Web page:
They say first impressions are lasting impressions, but should you trust them? That’s what Lizzie Blank must decide when she meets Frederick Detweiler in “First Impressions” by Sarah Price. It is the first of Price’s Amish Classics series.
Jane and Lizzie Blank are the oldest of five girls in an Amish dairy family in Leola, Pennsylvania. As close as sisters can be, they are very different. Blond Jane is shy and always looks on the good side of things. Dark-haired Lizzie is feisty and quicker to judge. That gets her into trouble when visitors come to Leola from the Ohio Amish community, which has different ways than the Pennsylvania Dutch.
While Charles Beachey makes a good impression with his kindness and manners – especially with gentle Jane – Lizzie is less impressed with his friend Frederick Detweiler. In fact, she thinks he’s haughty and prideful, something of which the Amish do not approve. A natural disaster has all the Amish pitching in to clean up and gives the Blank sisters an opportunity to get to know Charles and Frederick better, but it does nothing to improve Lizzie’s low opinion of Frederick. It also lets Lizzie meet Charles’ cousin George Wickey and he draws Lizzie’s attention with his cheerfulness and friendliness. Then George tells the Blank sisters something about Frederick that confirms Lizzie’s suspicions of the serious, aloof man.
A Beachey family crisis reveals things about all three men that make the Blank sisters question whether they knew any of them at all.
It seems to be a trend these days to re-write Jane Austen’s classic novels in one way or another. I’ve read a few and not all re-tellings are created equal. I have to say, taking “Pride and Prejudice” and giving it an Amish flavor works quite well, especially in Price’s hands.
I have to admit, I’ve read Amish-set stories in the past and did not care for the way they were written – so much so that if I saw a woman wearing a prayer kapp on the book cover, I wouldn’t read it. I took a chance on Price’s series and I’m glad I did.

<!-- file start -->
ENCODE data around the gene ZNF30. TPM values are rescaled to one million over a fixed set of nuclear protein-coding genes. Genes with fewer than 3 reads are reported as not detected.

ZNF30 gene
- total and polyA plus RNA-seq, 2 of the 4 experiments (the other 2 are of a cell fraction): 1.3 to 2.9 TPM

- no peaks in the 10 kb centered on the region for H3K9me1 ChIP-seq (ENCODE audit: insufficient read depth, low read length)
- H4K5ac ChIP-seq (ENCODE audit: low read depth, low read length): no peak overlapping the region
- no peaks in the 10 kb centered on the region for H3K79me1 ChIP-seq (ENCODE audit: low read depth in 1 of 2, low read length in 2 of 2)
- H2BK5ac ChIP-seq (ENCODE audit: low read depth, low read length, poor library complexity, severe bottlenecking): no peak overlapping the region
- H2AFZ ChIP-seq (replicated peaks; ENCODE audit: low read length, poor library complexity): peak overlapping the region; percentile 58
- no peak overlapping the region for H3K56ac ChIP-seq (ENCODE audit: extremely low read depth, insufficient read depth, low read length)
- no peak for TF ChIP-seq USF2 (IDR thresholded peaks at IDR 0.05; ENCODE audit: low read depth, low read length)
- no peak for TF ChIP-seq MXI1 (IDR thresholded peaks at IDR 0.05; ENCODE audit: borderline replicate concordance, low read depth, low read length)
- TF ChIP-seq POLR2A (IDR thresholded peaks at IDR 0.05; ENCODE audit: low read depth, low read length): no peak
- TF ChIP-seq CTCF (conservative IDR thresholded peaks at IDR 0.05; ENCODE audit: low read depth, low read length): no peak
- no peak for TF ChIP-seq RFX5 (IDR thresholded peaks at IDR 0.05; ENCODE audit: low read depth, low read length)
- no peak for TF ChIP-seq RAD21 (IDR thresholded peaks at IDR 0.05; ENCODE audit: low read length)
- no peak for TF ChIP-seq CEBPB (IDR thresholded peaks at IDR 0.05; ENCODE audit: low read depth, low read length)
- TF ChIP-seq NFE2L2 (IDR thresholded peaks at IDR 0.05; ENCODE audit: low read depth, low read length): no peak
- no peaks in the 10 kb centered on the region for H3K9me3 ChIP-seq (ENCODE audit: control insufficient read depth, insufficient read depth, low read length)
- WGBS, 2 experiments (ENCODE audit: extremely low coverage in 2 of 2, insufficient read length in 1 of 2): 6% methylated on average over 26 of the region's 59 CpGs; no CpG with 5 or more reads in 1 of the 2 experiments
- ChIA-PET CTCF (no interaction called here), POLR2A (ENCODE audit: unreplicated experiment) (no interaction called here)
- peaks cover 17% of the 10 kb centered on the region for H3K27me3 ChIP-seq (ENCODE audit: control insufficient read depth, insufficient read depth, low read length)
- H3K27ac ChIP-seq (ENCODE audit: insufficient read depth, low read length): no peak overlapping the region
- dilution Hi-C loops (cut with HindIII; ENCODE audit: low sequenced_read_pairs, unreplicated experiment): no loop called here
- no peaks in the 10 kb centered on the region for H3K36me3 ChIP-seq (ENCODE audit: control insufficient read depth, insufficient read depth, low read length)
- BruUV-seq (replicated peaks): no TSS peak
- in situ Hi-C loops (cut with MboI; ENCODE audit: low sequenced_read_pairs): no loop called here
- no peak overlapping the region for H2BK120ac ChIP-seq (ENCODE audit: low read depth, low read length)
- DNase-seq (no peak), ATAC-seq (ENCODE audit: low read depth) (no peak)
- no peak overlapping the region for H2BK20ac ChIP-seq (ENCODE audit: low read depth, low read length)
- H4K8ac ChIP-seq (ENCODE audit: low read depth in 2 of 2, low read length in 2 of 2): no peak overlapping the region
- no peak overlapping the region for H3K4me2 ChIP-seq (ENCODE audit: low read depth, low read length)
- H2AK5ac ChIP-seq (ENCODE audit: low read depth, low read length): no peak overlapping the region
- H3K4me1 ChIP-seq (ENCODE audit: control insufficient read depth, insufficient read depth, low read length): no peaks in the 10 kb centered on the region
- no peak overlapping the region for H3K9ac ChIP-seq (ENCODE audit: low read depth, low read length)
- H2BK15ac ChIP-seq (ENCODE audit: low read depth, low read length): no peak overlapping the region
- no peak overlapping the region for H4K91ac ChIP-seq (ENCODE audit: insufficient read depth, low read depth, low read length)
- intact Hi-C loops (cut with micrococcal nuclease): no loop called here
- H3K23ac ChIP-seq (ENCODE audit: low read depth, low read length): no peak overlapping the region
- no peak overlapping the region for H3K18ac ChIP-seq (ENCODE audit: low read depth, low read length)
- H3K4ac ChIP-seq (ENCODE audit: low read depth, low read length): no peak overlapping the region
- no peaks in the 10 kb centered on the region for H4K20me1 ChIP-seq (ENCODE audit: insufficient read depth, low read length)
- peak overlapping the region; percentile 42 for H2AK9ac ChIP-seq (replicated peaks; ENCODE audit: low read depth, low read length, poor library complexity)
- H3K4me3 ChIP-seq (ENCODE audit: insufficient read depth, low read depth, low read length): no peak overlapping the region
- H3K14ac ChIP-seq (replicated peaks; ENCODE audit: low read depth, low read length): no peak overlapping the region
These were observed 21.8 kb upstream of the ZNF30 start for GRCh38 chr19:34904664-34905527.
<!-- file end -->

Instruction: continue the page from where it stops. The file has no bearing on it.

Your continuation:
Anyone who knows Austen’s story will find no surprises here – all the characters are recognizable from the original. It’s Price’s prose and new setting in Amish country that allow this story to shine.
Setting the tale in Pennsylvania Dutch country gives much the same feel as the English countryside of 200 years ago. There are the horses and buggies, of course, and the tight rules of the Amish are similar to the restricted English way of life in Austen’s time. So it’s a similar parallel in that respect. Price knows the nuances of the Amish way of life and uses them to introduce faith and God into the story and give depth and color to the narrative. It’s as if these stories were always meant to be told through an Amish lens and that’s a credit to Price’s storytelling abilities.
Price may have taken the blueprint from Austen, but she made the story her own with humor, insight and a deep knowledge of Amish life and the core values they hold dear: family, work and faith in God. Lizzie battles with herself when she tries to justify her unchristian attitude toward Frederick with her professed faith in God. I prefer Price’s version of Lizzie’s father to Austen’s original: he has some Solomon-like wisdom in managing a problem between Lizzie and her mother.
Keep your eyes open while reading because you’ll run across other characters you’ll be meeting again in the sequels. Price has adapted all six of Austen’s novels into an Amish setting.
If you want a well-rounded novel with strong details and a touch of classic story-telling, read “First Impressions” by Sarah Price. For more information on Price or her other novels and series – Amish and non-Amish – visit sarahpriceauthor.com online.